Del Mar: ‘Gift of El Tio’ authors to appear at Earth Song Books

By Jonathan Heller


A renowned geologist who made the largest silver deposit discovery of the 20th century will be in Del Mar on Aug. 6 to sign copies of the book he authored with his wife about the experience.

“The Gift of El Tio” tells the story of geologist Larry Buchanan, who made the original find in 1995, and his wife, Karen Gans, a child development specialist, who acted as his conscience during the ensuing mining operation that forced the relocation of the Bolivian village that sat atop the deposit.

The two will be at Earth Song Books and Gifts at 1440 Camino Del Mar in Del Mar on Aug. 6 at 10:30 a.m.

The couple, who live in Ashland, Ore., spent parts of a decade in the tiny, impoverished village of San Cristobal in the Bolivian Andes as it was relocated brick-by-brick about 11 kilometers away.

The title refers to the name of the god whom the indigenous people believed lived underneath the village guarding the precious veins of silver and gold. “El Tio,” according to legend, promised that those who believed in him would receive a gift which would be revealed in the year 2000.

To the villagers, Buchanan’s discovery represented the fulfillment of that prophecy. The silver mine meant an end to centuries of poverty. But there was a catch: The entire village would have to be uprooted.

For Buchanan, the economic benefits of the mine were obvious. Most male residents of San Cristobal had to move away when they became adults to find work. This would allow them to stay at home with their families.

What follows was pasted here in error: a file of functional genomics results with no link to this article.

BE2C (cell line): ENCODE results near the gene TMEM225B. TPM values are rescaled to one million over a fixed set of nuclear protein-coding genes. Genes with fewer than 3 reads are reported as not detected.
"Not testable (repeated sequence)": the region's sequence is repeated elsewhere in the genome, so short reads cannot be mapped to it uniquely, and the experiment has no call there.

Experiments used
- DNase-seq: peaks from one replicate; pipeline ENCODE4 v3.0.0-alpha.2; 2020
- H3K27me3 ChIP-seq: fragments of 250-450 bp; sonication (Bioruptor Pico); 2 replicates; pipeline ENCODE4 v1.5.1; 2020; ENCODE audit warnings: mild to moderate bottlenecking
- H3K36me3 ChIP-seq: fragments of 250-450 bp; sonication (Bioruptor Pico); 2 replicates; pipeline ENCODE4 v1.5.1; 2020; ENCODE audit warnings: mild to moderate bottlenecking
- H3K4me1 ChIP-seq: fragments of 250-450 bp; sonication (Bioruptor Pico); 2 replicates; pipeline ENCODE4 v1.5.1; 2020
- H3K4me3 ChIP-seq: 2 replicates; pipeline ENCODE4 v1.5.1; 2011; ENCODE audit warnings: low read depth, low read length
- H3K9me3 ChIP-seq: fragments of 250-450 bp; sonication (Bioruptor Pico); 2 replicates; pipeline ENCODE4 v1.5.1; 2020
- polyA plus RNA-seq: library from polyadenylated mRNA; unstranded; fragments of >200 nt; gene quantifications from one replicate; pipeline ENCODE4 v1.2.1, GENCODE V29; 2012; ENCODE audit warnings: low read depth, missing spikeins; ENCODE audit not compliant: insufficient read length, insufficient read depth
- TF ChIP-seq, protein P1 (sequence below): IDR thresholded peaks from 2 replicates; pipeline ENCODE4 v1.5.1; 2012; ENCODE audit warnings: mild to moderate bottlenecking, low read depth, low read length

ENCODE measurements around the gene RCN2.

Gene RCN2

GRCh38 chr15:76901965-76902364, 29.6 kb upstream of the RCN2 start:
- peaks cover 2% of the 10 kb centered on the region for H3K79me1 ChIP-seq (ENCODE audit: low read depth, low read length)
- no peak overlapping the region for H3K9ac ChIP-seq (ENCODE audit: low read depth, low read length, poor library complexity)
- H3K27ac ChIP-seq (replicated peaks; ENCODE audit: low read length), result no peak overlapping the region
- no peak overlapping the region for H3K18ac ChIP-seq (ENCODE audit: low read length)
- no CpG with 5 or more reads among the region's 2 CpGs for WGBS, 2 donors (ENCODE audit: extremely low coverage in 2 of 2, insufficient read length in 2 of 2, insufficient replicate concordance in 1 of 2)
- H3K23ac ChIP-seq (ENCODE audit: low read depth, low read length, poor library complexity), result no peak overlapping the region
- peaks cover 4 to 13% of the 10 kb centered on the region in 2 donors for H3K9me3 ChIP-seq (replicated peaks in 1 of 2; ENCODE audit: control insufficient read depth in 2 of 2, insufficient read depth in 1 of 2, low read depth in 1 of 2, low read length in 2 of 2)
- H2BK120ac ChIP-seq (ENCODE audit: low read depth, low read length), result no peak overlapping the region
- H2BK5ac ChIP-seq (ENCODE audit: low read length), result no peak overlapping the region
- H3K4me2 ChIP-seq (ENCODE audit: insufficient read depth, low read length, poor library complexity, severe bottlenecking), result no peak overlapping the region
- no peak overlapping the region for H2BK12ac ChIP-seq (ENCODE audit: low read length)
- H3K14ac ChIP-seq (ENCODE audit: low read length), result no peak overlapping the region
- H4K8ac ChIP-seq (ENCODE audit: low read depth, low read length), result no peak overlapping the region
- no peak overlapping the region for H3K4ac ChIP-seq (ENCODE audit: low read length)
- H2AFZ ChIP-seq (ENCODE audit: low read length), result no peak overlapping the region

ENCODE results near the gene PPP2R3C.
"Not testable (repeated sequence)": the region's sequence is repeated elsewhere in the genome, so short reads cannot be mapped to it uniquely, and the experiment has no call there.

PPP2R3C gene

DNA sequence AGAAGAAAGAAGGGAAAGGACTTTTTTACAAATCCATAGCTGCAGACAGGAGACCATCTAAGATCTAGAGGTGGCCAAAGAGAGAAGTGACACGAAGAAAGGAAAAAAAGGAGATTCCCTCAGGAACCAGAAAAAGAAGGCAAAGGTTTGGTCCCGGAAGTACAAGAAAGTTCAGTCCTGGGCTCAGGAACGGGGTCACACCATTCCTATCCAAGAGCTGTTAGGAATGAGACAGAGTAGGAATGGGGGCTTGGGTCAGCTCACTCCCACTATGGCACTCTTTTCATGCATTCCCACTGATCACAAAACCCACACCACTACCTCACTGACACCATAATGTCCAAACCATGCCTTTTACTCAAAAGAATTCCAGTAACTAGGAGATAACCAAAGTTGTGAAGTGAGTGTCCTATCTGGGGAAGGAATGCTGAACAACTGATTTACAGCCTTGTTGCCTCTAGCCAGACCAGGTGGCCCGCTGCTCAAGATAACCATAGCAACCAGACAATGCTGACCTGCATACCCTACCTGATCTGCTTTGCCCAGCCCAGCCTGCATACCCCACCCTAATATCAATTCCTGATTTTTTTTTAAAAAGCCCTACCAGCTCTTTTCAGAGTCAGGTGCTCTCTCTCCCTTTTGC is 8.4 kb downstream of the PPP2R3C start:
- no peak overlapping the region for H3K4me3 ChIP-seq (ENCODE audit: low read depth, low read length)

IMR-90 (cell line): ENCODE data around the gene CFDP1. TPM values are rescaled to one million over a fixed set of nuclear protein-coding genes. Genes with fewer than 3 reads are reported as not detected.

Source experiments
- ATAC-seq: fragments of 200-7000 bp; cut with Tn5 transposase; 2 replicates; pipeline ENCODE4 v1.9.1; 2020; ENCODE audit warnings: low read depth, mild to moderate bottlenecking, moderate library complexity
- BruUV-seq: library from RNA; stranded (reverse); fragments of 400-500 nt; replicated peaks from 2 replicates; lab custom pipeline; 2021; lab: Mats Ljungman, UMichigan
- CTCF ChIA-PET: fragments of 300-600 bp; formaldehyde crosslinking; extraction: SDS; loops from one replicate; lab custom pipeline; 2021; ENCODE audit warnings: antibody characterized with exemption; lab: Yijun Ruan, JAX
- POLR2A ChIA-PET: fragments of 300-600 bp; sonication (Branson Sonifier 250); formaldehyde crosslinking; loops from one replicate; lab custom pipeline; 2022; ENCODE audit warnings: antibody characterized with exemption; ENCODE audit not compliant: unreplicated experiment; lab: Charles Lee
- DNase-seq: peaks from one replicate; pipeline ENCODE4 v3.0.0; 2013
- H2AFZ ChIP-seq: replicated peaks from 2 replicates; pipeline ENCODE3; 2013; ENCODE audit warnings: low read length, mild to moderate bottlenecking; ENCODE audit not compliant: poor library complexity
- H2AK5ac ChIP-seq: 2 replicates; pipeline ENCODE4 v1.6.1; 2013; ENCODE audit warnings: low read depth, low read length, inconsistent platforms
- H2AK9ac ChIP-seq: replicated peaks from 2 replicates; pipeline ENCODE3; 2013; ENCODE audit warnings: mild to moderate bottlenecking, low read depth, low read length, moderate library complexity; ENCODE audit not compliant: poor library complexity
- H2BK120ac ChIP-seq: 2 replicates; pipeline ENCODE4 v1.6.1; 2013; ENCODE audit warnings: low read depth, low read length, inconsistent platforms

But Gans was not immediately convinced. In fact, she was extremely disturbed by the fact that the 440 inhabitants would lose their ancestral homes. She insisted that she and Buchanan go live in the village to ensure the people were treated humanely and fairly.

“I went into this experience convinced that the mining company was going to screw these people,” Gans said in a recent interview. “But as time went by, I saw the people benefitting (economically) and I had to open myself up to what the mining company was accomplishing.”

Today, San Cristobal has almost 3,000 residents; people who were drawn to the area by the promise of jobs in and around the mine.

The authors will donate a portion of the book’s profits to the village of San Cristobal, Bolivia.

Larry Buchanan earned his Ph.D. in economic geology in 1979 and taught university-level geology for several years, but his love of the field led him to gold and silver prospecting in Asia, Africa, and the Americas. In 2006, he won the coveted Thayer Lindsley Award for the San Cristobal silver discovery. Buchanan has published a dozen scientific works and is a sought-after speaker at international conferences and college campuses.

Karen Gans earned her master’s degree in early childhood development and has 35 years of experience as an educator, counselor, and consultant. She taught English in the Quechua village while the couple lived in Bolivia.

Karen and Larry have four children and two grandchildren.

The book was published by Fuze Publishing (trade paperback and ebook versions),